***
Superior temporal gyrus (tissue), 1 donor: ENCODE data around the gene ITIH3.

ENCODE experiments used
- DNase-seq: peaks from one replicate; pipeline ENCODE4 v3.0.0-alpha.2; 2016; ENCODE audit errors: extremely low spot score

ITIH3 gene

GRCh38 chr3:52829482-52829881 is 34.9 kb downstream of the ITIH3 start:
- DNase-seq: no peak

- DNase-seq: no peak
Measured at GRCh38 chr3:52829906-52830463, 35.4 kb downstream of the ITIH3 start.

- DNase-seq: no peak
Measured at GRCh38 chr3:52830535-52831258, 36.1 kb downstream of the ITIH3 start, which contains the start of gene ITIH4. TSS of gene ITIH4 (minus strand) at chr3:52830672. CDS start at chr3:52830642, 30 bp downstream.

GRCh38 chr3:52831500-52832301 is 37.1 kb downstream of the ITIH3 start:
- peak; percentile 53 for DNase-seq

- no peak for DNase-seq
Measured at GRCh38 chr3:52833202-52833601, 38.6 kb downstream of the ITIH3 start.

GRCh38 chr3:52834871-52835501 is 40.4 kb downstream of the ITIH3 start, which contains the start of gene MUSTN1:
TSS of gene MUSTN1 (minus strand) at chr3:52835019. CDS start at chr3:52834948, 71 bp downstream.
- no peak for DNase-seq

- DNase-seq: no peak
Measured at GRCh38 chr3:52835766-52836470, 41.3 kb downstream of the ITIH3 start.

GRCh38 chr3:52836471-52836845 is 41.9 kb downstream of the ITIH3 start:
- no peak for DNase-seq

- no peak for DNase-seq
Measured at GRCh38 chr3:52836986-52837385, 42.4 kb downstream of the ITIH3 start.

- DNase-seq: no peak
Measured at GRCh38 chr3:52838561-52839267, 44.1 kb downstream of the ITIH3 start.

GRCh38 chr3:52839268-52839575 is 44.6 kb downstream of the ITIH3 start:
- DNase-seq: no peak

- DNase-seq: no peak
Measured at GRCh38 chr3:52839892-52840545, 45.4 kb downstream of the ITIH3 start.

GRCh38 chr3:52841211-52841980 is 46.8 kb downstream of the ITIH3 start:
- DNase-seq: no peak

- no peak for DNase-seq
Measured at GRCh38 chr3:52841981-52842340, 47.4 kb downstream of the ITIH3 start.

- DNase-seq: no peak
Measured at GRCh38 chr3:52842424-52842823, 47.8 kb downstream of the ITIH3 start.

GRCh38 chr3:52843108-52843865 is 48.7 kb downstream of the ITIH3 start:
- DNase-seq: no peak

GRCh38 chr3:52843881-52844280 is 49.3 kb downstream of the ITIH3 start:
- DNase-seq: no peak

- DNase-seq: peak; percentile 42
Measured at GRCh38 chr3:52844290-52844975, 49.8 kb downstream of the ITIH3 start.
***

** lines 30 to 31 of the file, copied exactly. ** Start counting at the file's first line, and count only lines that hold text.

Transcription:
GRCh38 chr3:52841211-52841980 is 46.8 kb downstream of the ITIH3 start:
- DNase-seq: no peak